Yogurt may be one of the first foods you think of when you think “diet.” It contains lots of nutrients, helps improve gut flora and more. Just like any food, though, eating low-quality yogurt can actually be unhealthy. From Greek and probiotic to frozen and high sugar, yogurt is available in forms both good for you and not so much.
Basically, yogurt is the result of adding harmless bacteria to milk and letting it sit for a while. The bacteria begin to process various parts of the milk, changing the texture and taste.
Differences in yogurt types start right at the beginning, as some yogurts use whole milk, some low-fat milk, and the types of bacteria added can vary. You can even boil off some of the water in the milk first, then strain it, like Greek yogurt.
The many means of preparation can result in differences in the content of yogurt as well. Greek yogurt is generally higher in protein and fat while lower in sugar, making it possibly the healthiest yogurt and the best type of yogurt to use as an appetite suppressant.
It’s important to stay aware of the gradient of healthy to not-healthy yogurts out there. Flavored yogurts and cheaper varieties often have a lot of added sugar. This is sometimes the case with low-fat yogurts too. If you’re eating yogurt with a lot of sugar (or piling on unhealthy toppings), you can hurt your Insulin Efficiency the same way that you would eating candy.
Some yogurts may be sugar free, meaning the sugar is replaced with artificial sweeteners. Unfortunately, fake sugar has its own set of problems.
The best thing to do is simply read the Nutrition Facts on the back of yogurt before buying.
Many studies have been done on the health benefits of yogurt. One, published in the American Journal of Clinical Nutrition, found that yogurt improved gastrointestinal function in subjects, meaning it could help prevent many digestive problems, such as “lactose intolerance, constipation, diarrheal diseases, colon cancer, inflammatory bowel disease” and more. People with a high intake of yogurt are also less likely to develop diabetes.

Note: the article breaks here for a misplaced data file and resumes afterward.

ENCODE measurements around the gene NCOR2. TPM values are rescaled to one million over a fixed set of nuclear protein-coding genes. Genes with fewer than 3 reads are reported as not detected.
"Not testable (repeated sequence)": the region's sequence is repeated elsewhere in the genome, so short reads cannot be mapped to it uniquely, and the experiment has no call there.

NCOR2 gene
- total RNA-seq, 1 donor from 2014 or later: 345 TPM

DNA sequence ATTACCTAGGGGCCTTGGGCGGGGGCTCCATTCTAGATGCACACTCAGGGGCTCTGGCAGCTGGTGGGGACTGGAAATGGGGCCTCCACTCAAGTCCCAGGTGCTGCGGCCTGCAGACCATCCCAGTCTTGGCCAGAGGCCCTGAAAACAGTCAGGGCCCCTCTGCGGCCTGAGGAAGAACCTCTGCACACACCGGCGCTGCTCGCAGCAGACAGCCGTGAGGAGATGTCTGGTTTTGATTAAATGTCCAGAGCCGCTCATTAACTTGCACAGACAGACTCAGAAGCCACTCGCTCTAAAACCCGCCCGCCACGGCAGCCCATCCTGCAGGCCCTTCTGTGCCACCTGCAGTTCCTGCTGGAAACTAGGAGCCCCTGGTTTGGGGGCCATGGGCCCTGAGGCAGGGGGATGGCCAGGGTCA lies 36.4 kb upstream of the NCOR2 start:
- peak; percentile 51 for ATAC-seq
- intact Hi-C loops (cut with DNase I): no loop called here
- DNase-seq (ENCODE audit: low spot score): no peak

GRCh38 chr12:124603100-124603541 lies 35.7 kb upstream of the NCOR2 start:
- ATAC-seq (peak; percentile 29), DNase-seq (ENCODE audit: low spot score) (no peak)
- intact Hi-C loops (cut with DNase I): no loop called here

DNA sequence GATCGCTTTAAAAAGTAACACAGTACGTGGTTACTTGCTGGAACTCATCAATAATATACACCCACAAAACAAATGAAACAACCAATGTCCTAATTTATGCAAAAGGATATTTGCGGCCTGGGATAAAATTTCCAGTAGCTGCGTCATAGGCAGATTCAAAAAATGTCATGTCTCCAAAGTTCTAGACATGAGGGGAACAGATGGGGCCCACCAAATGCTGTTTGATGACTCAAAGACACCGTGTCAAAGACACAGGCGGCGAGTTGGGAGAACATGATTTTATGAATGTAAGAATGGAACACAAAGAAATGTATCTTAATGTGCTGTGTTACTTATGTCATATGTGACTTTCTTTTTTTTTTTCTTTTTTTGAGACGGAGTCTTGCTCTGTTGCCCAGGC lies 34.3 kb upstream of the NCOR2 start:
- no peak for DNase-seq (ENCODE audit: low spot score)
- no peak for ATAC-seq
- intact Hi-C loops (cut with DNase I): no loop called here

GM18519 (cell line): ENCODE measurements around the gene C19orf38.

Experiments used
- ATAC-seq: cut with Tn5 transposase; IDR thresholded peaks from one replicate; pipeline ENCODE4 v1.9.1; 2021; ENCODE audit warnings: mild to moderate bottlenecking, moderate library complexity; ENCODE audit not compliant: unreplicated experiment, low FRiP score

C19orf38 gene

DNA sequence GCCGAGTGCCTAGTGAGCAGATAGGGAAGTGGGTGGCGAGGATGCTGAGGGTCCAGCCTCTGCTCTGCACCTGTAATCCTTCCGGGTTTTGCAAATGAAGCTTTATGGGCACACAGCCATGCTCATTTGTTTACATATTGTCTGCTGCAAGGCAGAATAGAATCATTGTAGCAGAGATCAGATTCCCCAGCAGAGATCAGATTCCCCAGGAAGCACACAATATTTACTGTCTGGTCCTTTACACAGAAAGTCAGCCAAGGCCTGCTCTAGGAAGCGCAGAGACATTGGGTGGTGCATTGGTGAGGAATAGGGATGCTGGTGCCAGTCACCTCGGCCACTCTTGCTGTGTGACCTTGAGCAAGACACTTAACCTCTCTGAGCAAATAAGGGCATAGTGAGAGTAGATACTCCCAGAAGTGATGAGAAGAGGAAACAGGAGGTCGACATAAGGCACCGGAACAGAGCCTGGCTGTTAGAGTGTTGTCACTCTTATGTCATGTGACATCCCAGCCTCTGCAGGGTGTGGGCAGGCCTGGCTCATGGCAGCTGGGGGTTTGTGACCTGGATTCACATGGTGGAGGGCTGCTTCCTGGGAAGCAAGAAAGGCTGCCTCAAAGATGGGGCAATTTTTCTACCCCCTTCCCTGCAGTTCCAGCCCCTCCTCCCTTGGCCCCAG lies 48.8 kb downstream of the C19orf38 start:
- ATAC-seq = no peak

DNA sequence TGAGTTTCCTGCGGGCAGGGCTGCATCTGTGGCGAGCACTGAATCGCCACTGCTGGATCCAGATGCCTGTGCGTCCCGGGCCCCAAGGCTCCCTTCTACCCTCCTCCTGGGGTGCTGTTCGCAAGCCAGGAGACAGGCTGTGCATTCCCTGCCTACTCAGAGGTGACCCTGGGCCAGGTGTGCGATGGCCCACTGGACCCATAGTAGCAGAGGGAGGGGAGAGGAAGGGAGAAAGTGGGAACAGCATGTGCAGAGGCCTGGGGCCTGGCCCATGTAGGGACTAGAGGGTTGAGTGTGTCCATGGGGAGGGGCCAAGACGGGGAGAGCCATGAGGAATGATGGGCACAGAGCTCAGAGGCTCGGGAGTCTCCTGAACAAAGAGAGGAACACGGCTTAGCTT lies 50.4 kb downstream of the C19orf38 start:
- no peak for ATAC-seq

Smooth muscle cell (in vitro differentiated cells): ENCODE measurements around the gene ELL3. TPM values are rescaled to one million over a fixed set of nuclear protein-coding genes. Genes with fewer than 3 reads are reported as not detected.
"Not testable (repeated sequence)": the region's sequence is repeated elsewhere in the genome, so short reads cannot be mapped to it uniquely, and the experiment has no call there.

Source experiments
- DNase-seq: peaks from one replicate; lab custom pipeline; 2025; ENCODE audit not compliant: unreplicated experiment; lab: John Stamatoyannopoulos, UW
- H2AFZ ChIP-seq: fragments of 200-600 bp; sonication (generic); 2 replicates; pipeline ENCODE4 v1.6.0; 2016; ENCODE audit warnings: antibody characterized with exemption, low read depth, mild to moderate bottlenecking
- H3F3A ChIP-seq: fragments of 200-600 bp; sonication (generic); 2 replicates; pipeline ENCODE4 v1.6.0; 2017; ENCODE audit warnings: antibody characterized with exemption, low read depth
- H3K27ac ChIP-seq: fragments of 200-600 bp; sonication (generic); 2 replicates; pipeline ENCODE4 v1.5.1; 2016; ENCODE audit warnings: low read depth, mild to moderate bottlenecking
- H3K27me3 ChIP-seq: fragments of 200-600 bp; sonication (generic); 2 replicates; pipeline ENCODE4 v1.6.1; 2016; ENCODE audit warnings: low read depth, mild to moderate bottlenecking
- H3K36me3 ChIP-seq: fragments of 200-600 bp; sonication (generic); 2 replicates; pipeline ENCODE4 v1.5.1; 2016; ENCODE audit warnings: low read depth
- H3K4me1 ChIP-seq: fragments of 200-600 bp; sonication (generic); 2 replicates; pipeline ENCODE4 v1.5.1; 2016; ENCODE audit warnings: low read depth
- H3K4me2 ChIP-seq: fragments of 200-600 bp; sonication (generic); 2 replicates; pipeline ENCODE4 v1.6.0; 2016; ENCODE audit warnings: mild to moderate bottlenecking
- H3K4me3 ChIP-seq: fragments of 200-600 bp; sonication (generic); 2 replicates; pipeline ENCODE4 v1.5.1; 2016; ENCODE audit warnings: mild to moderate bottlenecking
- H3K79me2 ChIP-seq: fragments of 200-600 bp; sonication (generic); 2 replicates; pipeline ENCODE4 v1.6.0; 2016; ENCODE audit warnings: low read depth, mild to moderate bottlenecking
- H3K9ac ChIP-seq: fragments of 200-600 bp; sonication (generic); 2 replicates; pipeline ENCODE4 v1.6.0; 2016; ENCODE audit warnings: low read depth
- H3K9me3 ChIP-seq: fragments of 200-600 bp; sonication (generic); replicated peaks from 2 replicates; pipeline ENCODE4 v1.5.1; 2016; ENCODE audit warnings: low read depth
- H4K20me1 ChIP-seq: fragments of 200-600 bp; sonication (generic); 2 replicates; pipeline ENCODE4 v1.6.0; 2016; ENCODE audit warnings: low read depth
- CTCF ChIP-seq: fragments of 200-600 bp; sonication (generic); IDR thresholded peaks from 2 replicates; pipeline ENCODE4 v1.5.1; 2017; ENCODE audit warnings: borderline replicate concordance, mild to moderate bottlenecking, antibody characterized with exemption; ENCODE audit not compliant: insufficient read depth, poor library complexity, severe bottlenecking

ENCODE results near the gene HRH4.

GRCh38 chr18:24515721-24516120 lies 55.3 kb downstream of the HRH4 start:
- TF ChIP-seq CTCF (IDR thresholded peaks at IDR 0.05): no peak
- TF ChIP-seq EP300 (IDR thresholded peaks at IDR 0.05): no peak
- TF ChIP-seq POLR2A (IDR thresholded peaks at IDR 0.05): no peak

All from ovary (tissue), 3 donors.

Yogurt, like most dairy products, is a good source of calcium, which helps build stronger bones and prevent osteoporosis. Yogurt also contains:
Again, it’s important to know what variety of yogurt you’re getting. Greek has the most protein, while yogurt from whole milk will have more vitamin A and E. Also, you can often find dairy products fortified with vitamin D, an important vitamin to make sure you get enough of.
The bacteria added to milk to form yogurt are perhaps the most important ingredient and play a major role in the benefits of yogurt to your digestive system. It’s also where the terms prebiotic and probiotic come into play. Some foods, like apples, can be prebiotic, meaning they contain nutrients beneficial to the gut bacteria living naturally in our digestive tract.
Others are probiotic, meaning the living bacteria is actually in the food, thereby increasing the good bacteria, or gut flora, in our bodies.
Not all yogurts are probiotic. If you are interested in probiotic benefits, be sure to always look for “live and active cultures” on the label before buying.
So, is yogurt good for you? Yes, with some minor caveats: avoid added sugars and be careful what toppings you put on top. Berries are an easy and healthy addition to yogurt, as are whole grains, flaxseed and many others.
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